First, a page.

The other aspect of this is that assessment in CfE is supposed to allow opportunities for students to demonstrate how well they respond to challenge and if they can apply their learning as well as demonstrating the breadth of knowledge they have developed. Your projects could be constructed and assessed in such a way to allow for this (and as this is in policy it could help argue your case should anyone question your approach).

    One of my key pieces of learning over recent years is the potential of the project to allow students to demonstrate their depth of understanding. I think in the past I was too guilty of treating projects as pure fun and bordering on time fillers. I think this is best evidenced by my change in approach to success criteria for projects. Once upon a time this would always be things like neat & colourful etc. whereas I now tend to have quite challenging content related criteria as well as some skill related criteria also.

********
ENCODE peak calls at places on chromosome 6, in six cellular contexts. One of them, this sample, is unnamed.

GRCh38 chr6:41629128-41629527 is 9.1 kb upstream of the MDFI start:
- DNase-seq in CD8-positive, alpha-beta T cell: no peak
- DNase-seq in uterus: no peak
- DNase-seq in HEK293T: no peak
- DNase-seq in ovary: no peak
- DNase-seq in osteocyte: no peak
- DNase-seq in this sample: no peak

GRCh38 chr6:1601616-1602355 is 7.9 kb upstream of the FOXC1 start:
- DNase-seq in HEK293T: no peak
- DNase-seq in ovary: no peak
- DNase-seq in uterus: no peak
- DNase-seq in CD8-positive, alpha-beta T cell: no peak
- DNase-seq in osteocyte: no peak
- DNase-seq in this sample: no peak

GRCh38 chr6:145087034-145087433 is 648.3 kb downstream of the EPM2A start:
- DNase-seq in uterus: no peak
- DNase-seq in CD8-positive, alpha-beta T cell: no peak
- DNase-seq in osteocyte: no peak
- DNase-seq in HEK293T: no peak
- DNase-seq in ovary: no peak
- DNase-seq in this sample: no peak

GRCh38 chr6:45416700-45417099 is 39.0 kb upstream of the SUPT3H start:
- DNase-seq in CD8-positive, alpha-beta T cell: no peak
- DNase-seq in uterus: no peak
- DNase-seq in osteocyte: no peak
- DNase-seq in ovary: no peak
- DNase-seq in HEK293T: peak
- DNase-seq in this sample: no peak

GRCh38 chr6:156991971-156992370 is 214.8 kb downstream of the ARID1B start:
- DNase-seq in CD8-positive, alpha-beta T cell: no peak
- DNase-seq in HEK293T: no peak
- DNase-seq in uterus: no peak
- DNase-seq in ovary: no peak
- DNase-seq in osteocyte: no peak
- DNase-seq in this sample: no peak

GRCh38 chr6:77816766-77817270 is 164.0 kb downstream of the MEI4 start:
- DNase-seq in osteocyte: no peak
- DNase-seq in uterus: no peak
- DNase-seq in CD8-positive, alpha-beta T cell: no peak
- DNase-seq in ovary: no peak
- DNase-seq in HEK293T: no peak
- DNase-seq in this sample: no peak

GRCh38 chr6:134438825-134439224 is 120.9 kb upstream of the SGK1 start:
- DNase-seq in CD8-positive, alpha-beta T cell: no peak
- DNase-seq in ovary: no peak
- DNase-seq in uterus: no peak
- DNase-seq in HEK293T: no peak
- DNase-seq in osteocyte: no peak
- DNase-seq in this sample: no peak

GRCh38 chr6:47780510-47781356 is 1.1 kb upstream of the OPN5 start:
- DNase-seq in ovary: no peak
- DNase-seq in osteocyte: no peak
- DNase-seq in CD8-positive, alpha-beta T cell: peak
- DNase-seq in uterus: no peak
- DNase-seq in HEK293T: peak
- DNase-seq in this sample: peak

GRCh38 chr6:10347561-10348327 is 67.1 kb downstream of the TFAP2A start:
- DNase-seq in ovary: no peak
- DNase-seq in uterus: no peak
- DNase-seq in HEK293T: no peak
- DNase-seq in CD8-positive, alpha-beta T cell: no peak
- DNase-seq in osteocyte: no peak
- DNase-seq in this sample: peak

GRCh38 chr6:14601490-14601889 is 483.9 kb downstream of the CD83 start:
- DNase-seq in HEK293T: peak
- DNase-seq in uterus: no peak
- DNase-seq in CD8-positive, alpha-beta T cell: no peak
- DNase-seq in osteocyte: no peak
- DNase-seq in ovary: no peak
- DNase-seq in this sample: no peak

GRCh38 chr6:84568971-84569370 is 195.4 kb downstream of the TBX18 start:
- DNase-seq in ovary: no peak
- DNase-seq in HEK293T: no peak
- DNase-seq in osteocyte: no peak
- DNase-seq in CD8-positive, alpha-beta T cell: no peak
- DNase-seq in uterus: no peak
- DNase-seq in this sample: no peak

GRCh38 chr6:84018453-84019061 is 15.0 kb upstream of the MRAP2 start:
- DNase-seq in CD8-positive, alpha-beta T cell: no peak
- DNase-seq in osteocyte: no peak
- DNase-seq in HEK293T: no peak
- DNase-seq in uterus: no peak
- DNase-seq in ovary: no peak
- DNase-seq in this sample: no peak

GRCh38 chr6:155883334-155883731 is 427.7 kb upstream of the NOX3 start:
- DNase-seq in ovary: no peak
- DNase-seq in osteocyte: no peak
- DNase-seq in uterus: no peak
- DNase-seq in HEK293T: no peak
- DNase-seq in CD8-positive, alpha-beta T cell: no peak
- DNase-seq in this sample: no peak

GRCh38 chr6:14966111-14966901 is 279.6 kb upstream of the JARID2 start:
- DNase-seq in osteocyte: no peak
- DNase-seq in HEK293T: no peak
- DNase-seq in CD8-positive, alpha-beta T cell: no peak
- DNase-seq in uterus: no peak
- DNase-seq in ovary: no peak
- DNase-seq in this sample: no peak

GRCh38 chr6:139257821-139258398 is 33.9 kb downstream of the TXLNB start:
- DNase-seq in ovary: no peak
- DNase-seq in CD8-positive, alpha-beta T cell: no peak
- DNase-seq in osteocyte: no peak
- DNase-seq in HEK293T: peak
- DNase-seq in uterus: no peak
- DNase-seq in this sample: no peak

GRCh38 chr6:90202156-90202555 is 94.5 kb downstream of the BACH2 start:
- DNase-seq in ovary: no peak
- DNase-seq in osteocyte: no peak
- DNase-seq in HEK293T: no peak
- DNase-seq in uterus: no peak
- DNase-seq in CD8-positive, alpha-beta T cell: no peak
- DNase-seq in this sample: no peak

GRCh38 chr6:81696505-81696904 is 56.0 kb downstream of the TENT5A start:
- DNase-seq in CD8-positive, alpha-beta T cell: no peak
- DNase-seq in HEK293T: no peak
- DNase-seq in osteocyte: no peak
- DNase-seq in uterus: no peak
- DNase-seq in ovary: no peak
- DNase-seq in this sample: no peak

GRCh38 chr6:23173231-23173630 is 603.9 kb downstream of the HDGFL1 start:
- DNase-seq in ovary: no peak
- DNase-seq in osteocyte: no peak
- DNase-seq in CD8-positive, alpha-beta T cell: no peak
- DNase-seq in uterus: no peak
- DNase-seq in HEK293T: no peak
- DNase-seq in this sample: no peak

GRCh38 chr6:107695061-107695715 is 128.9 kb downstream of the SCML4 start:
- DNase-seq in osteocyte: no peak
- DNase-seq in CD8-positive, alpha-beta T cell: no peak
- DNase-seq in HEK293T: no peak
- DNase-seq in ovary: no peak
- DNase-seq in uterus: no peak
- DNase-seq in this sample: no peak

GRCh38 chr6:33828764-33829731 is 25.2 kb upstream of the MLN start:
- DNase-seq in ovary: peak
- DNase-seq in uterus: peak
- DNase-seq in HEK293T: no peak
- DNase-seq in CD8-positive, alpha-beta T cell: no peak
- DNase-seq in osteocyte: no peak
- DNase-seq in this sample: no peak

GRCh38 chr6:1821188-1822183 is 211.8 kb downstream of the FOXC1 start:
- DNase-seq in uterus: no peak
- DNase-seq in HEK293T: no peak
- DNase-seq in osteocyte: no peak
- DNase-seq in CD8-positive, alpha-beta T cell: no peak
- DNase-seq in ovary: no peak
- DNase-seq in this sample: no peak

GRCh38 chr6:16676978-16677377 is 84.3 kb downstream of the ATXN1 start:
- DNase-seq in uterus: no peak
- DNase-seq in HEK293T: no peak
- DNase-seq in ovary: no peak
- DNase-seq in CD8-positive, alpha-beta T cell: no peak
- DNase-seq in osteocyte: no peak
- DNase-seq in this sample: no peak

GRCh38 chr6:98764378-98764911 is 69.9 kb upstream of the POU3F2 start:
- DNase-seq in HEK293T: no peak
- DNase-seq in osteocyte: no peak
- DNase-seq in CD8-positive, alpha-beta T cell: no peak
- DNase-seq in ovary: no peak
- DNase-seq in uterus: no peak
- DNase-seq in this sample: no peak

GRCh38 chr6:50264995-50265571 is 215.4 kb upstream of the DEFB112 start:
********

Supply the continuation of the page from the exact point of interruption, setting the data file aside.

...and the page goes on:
We’ve been doing a lot of work with our new S2/3 courses to not only have a project element to the assessment, but to use this as the whole thrust of the topic. The first thing we do is introduce the project, discuss the success criteria and what they will need to know to be able to complete the project. The students then quite often treat the lessons as resources to doing a good project, instead of something they have to sit through if that makes sense?

    Good luck! Let us know how it goes.

  3. Sarah

    Hi
    I’ve been asking some of these questions from a primary Additional Support class setting.
    I know from observations, from dialogue, from the engagement of the groups I work with and from comments from children, colleagues and parents, that many aspects are positive.

    I particularly like
    “How can we allow student to demonstrate understanding rather than questioning it?”
    Thanks for putting it this way……….I feel I’m thinking positively now rather than in a spiral!
    Where learners are invited to demonstrate what they understand in multi media ways it really helps those who find writing things down a significant challenge. Their input to a group can be positive and from a different perspective.
    I love your project and look forward to hearing more in the weeks ahead.
    All the best
    Sarah